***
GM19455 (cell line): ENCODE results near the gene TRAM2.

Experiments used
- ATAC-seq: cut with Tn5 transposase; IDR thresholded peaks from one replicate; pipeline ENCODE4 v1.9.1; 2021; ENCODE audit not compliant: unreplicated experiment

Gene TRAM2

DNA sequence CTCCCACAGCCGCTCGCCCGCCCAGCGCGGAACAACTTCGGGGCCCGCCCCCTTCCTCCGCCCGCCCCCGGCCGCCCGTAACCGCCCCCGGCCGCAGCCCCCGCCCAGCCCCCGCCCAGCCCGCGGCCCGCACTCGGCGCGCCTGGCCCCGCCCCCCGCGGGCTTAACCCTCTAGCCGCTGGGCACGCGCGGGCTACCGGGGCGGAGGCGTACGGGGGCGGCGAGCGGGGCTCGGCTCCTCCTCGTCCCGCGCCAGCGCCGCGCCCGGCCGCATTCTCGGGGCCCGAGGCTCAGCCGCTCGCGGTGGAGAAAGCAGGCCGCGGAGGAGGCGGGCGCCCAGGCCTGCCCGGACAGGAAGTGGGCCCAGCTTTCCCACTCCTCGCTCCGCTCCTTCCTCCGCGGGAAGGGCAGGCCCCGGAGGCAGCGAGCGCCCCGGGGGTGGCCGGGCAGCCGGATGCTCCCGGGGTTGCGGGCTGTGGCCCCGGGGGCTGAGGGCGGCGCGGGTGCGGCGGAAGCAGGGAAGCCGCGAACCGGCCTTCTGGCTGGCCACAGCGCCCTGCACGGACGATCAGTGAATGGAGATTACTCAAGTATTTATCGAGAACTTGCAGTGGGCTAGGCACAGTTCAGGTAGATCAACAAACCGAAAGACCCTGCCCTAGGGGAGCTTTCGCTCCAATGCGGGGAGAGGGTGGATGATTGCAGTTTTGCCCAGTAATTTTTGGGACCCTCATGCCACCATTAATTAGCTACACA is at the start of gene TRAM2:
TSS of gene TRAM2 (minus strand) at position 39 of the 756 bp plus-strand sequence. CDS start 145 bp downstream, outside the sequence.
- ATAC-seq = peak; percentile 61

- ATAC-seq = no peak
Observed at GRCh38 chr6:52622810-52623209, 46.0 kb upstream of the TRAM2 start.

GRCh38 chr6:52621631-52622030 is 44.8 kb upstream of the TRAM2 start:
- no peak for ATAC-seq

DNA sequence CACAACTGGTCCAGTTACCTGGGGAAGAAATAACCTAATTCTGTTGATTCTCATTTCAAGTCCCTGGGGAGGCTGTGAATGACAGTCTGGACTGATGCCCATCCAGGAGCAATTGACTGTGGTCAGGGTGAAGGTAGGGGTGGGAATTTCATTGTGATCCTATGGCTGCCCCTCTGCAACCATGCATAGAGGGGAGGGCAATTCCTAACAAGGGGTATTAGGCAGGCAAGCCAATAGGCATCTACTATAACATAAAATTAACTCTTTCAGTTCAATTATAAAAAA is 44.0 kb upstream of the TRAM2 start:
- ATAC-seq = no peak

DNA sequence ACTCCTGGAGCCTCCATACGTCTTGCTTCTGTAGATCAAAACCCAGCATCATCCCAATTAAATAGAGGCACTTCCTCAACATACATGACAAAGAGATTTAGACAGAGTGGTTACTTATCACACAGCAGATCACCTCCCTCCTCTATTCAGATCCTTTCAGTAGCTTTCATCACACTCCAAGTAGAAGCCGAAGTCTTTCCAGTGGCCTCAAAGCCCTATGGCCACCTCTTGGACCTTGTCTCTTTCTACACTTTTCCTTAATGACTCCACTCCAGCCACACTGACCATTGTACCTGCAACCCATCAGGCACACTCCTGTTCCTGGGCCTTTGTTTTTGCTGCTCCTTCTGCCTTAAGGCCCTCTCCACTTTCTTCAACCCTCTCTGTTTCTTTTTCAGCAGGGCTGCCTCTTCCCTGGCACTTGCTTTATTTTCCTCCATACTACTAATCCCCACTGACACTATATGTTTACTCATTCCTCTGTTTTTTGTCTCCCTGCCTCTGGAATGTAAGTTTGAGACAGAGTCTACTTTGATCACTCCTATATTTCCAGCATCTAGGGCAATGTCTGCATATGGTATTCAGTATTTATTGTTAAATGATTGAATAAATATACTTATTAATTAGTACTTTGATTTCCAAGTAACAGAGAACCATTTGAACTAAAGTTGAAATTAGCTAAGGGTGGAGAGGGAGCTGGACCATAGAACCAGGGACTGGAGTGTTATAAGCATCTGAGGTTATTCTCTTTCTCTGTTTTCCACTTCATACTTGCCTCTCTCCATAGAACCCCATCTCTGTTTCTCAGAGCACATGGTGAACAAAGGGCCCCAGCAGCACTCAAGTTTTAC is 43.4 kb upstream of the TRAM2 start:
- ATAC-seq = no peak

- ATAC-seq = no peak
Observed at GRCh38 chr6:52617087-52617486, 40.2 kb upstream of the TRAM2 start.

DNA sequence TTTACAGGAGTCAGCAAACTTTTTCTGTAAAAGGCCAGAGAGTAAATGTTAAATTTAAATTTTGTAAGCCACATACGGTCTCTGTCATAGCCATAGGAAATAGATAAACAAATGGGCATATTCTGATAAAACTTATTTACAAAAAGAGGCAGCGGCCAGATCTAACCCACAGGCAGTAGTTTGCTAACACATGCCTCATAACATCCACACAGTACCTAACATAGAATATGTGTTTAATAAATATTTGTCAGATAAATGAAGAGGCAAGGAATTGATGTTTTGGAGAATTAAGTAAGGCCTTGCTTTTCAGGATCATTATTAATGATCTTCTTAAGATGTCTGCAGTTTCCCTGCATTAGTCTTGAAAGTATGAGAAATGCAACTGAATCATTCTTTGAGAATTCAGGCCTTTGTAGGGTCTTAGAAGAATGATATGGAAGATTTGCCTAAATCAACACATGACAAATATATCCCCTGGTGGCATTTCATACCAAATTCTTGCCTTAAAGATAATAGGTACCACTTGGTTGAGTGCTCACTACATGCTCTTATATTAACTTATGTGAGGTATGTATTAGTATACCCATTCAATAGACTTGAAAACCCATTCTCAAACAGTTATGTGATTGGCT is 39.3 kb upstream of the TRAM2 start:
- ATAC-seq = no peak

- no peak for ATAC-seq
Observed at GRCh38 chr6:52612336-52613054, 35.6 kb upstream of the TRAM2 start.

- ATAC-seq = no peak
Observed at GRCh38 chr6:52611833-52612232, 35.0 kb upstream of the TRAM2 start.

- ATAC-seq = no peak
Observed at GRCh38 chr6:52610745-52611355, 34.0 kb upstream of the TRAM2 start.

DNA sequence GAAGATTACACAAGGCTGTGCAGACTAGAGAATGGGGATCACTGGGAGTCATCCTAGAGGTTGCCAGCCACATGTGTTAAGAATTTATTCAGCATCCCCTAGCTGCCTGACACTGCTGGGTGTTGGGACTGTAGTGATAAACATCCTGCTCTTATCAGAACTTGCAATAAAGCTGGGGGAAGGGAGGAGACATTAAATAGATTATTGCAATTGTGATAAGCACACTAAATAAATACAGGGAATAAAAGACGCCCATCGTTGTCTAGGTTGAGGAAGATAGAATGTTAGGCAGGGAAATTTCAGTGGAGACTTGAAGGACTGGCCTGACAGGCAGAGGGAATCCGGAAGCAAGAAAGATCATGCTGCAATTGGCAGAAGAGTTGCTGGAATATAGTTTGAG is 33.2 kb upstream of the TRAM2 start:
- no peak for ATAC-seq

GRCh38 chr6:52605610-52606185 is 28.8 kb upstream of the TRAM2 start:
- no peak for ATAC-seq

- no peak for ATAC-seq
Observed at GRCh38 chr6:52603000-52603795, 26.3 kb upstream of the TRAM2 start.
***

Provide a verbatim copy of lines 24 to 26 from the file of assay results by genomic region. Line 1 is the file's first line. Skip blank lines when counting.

- ATAC-seq = no peak
Observed at GRCh38 chr6:52610745-52611355, 34.0 kb upstream of the TRAM2 start.

DNA sequence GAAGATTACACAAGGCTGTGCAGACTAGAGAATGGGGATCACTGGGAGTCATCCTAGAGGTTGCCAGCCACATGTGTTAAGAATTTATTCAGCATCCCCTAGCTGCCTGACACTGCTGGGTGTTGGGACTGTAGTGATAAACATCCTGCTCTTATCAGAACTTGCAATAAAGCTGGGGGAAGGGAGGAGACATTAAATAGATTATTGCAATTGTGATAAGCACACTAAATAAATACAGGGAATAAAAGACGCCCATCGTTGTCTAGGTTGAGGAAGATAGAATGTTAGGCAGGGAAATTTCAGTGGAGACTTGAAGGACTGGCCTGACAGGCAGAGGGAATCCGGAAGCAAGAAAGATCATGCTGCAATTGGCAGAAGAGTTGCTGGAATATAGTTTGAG is 33.2 kb upstream of the TRAM2 start: